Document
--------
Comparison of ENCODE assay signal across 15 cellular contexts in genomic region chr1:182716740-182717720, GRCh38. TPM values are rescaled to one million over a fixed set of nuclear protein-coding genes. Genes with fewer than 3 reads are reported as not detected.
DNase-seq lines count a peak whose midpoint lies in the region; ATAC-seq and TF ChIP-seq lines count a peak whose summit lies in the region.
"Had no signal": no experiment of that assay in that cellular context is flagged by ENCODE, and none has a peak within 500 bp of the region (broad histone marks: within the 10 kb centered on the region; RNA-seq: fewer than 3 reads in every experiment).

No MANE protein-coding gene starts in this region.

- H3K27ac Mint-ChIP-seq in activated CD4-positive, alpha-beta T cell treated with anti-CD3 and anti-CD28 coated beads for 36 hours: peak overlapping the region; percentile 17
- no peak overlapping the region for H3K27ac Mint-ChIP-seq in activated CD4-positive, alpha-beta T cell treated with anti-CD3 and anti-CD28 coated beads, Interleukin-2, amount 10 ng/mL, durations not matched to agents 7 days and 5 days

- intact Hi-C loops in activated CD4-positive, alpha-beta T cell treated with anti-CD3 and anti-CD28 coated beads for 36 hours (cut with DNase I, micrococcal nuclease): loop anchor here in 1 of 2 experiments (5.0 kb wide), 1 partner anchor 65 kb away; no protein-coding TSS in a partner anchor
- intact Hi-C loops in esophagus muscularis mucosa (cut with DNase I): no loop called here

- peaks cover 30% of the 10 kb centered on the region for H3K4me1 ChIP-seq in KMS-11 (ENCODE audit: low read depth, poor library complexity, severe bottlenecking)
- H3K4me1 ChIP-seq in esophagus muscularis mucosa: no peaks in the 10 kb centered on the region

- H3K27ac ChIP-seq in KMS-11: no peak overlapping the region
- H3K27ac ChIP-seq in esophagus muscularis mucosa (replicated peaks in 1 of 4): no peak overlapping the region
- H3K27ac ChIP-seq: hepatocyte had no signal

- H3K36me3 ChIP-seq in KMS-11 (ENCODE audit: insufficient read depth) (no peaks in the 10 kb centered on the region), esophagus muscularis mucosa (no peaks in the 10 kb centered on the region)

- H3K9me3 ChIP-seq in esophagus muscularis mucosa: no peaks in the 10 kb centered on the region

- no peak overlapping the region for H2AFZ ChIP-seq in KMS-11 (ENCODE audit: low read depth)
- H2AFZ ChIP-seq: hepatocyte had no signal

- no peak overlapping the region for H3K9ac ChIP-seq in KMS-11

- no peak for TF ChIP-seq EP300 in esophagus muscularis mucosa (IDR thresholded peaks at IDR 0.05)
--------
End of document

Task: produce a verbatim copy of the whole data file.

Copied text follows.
Comparison of ENCODE assay signal across 15 cellular contexts in genomic region chr1:182716740-182717720, GRCh38. TPM values are rescaled to one million over a fixed set of nuclear protein-coding genes. Genes with fewer than 3 reads are reported as not detected.
DNase-seq lines count a peak whose midpoint lies in the region; ATAC-seq and TF ChIP-seq lines count a peak whose summit lies in the region.
"Had no signal": no experiment of that assay in that cellular context is flagged by ENCODE, and none has a peak within 500 bp of the region (broad histone marks: within the 10 kb centered on the region; RNA-seq: fewer than 3 reads in every experiment).

No MANE protein-coding gene starts in this region.

- H3K27ac Mint-ChIP-seq in activated CD4-positive, alpha-beta T cell treated with anti-CD3 and anti-CD28 coated beads for 36 hours: peak overlapping the region; percentile 17
- no peak overlapping the region for H3K27ac Mint-ChIP-seq in activated CD4-positive, alpha-beta T cell treated with anti-CD3 and anti-CD28 coated beads, Interleukin-2, amount 10 ng/mL, durations not matched to agents 7 days and 5 days

- intact Hi-C loops in activated CD4-positive, alpha-beta T cell treated with anti-CD3 and anti-CD28 coated beads for 36 hours (cut with DNase I, micrococcal nuclease): loop anchor here in 1 of 2 experiments (5.0 kb wide), 1 partner anchor 65 kb away; no protein-coding TSS in a partner anchor
- intact Hi-C loops in esophagus muscularis mucosa (cut with DNase I): no loop called here

- peaks cover 30% of the 10 kb centered on the region for H3K4me1 ChIP-seq in KMS-11 (ENCODE audit: low read depth, poor library complexity, severe bottlenecking)
- H3K4me1 ChIP-seq in esophagus muscularis mucosa: no peaks in the 10 kb centered on the region

- H3K27ac ChIP-seq in KMS-11: no peak overlapping the region
- H3K27ac ChIP-seq in esophagus muscularis mucosa (replicated peaks in 1 of 4): no peak overlapping the region
- H3K27ac ChIP-seq: hepatocyte had no signal

- H3K36me3 ChIP-seq in KMS-11 (ENCODE audit: insufficient read depth) (no peaks in the 10 kb centered on the region), esophagus muscularis mucosa (no peaks in the 10 kb centered on the region)

- H3K9me3 ChIP-seq in esophagus muscularis mucosa: no peaks in the 10 kb centered on the region

- no peak overlapping the region for H2AFZ ChIP-seq in KMS-11 (ENCODE audit: low read depth)
- H2AFZ ChIP-seq: hepatocyte had no signal

- no peak overlapping the region for H3K9ac ChIP-seq in KMS-11

- no peak for TF ChIP-seq EP300 in esophagus muscularis mucosa (IDR thresholded peaks at IDR 0.05)